They were all smiles until I mentioned wanting to buy a ticket.
â€œWell, you canâ€™t really do that here.â€
â€œWhat?? I need to get home! Where else would I buy one??â€
â€œSorry, but if you bought one here, it would be very expensiveâ€
â€œI donâ€™t care, Iâ€™ll pay whatever, I just need to get home!â€
One of the ladies attempted to look something up on the computer.
In retrospect, I think she was checking her Fantasy Football scores or something.
â€œYes, sorry, itâ€™s too expensiveâ€
She wouldnâ€™t tell me.
I wanted to cause bodily harm at that point.
She was able to retrieve someone that spoke better English who informed me I had to buy my ticket at a travel agency.
â€œWhat? That makes no sense! Where is the closest one??â€
â€œRight across the street!â€ they both smiled simultaneously, happy they were able to give me good news.
The fact that I wasnâ€™t able to buy a plane ticket at the airport is something that still makes me seethe.
I made my way back into the hellish heat, schlepping all my luggage to this tiny hotbox that reminded me of a train ticket counter.
This was the travel agency?
I go inside and sit down to book my ticket, sweating like I was being dipped in lava.
I must have looked like a crazy person.
The lady ended up booking me a flight to Washington DC.
â€œNo, I need to go to Seattle, not Washington DCâ€
Since she also spoke zero English, she wrote out â€œBGK â€“ WASâ€
â€œNo lady, I know airport codes and SEA is the code for Washington State, WAS is Washington DCâ€
She insisted I was wrong.
We went back and forth for a while.
A man walked up to the window and asked if I wanted a lady for the night.
I politely declined. He continued to sit at the window and stare at me.
I looked at the ticket and realized the connecting flight to Washington DC was Los Angeles.
Was this a sign?…
Screw it, fine.
Book it lady.
I soon realized they only took cash.
I had to go to THREE ATMâ€™s to find one that worked.
It was the worse kind of DÃ©jÃ vu.
When I asked someone at the ticket counter where the airport hotel was, I was directed to this man who ended up walking me outside the airport.
â€œThe hotel in the airport, right?â€ I attempted to confirm.
I hopped on the back of his motorcycle while he gave me a whirlwind ride through the streets of Bangkok miles from the airport.
I started to get very worried.
I had read rumors of people getting gassed in their rooms so they could be robbed.
When he dropped my off and I went inside to check in, I was so drained, I was running on fumes.
I passed by a Thai prostitute who looked drugged out of her mind.
I went directly to my room, took a shower and went to bed.
Until I heard the tiny, earsplitting sound of a mosquito in my ear.
Great, I was going to leave Thailand with the gift of Malaria.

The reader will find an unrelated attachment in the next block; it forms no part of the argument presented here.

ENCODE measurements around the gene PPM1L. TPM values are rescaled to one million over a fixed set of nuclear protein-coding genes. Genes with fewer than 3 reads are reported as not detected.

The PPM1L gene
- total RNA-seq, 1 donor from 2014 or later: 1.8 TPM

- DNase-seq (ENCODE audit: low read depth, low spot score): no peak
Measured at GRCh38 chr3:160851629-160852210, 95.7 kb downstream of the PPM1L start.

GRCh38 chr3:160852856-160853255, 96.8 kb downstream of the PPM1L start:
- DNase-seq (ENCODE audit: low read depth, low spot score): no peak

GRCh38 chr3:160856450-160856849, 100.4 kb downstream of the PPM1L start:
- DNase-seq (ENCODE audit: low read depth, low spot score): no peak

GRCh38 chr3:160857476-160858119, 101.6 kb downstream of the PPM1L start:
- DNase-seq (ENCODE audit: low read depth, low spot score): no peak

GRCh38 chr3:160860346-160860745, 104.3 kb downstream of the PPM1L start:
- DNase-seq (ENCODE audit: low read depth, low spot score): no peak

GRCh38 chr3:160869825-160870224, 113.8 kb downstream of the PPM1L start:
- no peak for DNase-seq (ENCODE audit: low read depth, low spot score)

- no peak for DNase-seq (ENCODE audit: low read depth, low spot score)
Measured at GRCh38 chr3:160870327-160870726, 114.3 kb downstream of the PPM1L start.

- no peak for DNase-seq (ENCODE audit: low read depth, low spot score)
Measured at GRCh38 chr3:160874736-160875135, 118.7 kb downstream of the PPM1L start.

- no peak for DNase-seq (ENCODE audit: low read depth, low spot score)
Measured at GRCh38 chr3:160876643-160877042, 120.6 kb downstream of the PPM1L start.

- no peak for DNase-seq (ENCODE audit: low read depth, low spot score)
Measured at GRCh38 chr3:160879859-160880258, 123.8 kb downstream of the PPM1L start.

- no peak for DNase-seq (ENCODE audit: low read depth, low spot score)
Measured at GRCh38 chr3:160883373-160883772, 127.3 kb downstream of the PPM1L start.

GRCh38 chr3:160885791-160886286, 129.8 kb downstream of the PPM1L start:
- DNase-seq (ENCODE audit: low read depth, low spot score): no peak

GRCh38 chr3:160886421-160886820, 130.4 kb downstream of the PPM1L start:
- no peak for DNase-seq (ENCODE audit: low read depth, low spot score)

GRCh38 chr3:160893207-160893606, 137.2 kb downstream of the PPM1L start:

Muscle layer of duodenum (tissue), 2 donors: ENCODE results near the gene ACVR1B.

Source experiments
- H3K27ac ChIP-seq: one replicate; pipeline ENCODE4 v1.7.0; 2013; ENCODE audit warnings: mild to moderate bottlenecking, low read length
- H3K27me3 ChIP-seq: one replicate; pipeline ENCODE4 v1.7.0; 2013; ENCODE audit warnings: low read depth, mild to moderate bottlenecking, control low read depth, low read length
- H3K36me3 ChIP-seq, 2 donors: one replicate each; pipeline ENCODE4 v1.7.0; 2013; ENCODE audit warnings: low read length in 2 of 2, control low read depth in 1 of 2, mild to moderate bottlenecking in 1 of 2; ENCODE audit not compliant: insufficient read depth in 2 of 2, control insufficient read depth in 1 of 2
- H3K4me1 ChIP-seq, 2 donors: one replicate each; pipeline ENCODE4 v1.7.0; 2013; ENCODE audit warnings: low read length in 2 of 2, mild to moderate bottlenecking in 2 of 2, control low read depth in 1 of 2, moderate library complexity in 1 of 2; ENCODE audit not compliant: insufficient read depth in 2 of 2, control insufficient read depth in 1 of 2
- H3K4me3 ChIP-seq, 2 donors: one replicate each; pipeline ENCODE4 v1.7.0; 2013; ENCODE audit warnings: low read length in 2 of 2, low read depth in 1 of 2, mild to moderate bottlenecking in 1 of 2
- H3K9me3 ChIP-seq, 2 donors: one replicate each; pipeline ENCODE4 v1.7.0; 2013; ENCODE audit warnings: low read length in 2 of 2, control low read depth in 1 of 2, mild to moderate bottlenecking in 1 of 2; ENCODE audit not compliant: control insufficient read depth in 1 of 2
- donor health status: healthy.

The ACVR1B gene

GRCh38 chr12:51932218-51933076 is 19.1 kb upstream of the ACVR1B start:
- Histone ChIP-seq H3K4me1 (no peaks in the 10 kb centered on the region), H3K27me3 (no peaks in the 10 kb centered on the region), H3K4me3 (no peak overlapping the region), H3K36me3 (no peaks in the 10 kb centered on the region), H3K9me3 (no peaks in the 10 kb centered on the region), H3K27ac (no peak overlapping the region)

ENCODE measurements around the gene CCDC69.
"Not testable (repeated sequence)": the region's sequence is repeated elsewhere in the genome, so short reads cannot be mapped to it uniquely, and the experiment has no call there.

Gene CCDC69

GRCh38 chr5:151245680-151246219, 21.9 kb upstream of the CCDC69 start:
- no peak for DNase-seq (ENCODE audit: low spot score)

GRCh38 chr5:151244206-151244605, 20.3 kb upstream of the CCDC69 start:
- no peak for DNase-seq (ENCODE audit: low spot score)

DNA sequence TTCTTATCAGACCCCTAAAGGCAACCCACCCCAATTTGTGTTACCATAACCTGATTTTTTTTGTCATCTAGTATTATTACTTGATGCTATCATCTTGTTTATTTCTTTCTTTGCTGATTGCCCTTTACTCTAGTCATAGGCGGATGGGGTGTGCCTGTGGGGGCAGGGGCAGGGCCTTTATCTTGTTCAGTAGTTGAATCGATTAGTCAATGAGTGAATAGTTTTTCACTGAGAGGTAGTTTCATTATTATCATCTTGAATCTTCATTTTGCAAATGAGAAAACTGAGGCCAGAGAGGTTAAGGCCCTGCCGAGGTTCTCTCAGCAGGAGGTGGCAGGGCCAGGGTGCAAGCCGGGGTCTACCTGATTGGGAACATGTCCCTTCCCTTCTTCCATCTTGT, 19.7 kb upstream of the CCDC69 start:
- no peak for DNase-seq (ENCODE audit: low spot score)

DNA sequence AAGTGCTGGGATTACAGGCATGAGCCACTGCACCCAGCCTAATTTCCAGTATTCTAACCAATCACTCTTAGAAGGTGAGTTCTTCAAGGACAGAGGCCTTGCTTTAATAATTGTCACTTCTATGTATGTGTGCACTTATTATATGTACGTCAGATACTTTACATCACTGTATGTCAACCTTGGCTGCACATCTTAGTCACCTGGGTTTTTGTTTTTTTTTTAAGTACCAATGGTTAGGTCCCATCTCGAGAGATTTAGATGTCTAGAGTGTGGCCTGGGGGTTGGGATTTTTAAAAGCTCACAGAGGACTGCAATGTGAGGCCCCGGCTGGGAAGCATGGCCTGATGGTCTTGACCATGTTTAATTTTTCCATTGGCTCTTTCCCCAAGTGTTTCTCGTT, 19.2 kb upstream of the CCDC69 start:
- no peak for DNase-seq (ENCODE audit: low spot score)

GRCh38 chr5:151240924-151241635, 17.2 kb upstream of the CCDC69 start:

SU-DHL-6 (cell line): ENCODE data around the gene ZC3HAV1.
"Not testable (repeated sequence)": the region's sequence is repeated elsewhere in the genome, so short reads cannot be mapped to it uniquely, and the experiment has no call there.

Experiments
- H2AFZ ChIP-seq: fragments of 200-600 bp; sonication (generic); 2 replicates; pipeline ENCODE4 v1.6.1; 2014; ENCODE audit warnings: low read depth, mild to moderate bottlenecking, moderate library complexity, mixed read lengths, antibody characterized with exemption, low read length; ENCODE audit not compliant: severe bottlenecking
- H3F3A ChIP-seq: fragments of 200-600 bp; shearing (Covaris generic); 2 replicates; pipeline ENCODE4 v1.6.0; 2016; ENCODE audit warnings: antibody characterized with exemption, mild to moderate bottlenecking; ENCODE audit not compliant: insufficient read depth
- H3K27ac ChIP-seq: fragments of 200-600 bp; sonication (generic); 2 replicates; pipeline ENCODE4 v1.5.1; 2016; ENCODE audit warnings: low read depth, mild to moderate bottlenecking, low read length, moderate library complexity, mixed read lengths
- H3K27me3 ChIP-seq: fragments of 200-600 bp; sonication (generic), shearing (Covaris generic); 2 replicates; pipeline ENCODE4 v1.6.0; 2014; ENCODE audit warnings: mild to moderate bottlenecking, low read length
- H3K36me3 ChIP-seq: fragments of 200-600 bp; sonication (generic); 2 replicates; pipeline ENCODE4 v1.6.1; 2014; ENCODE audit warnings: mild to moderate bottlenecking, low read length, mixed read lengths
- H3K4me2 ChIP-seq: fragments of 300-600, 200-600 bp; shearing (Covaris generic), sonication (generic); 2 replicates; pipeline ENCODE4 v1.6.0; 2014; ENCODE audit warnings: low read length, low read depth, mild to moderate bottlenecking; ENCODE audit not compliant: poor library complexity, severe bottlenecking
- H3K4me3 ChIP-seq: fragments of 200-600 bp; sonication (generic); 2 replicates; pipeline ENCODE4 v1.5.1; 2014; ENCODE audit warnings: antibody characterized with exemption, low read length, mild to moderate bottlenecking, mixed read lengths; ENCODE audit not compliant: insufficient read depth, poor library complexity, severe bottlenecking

After unsuccessfully trying to murder it, I gave up and brought out the mosquito net I had purchased from REI.
I had the feeling not a single sole besides me was staying at this hotel.
Then, at 2 in the morning, I began to heard weird scuffling outside my door.
Theyâ€™re here to gas me!!
I tried to ignore it.
I grew increasingly paranoid.
I was going to be brutalized and robbed in a matter of seconds.
I had to act fast.
I put a towel alongside the bottom of the door.
Thankfully old, dirty, paper thin towels are impenetrable against deadly chemical weapons.
I tried, unsuccessfully to go back to bed.
I had little interest in the rape that was surely to come.
So, at 3 in the morning, I got up, got dressed, ripped the mosquito net from my face and got the hell out of there.
Luckily no one spoke English enough to argue with me.
I spent the rest of the night in the Bangkok Airport, sleeping next to a large group of Tibetans who has apparently been there for months, stuck between both countries.
When I was finally able to check in, 7 hours later, the woman asked how many bags I had.
I did NOT want to check any bags so I kicked my bag aside right before she looked down to check.
â€œJust one.â€ I said innocently.
Well, as luck would have it, that same lady ended up being the one to scan everyoneâ€™s tickets before they boarded.
I clearly had two bags, so I flung them both behind me back quite conspicuously as she took my ticket.
She craned her neck around, spying my contraband luggage and took me out of the line!
I pleaded with her that I could not risk losing this luggage, I may have started to tear up a bit.
Shockingly, this worked, and she let me board with both bags.
When I arrived in Los Angeles, seemingly weeks later, I had no where to live, no job. No one knew where on earth I was.
But I had never been so glad to be home in my life.
I took a taxi to my old, dingy West Hollywood apartment. The Russian driver offered me a cigarette and we both smoked in silence.
Itâ€™s as if he knew what I had been through and this was his way of saying â€œSorry, comradeâ€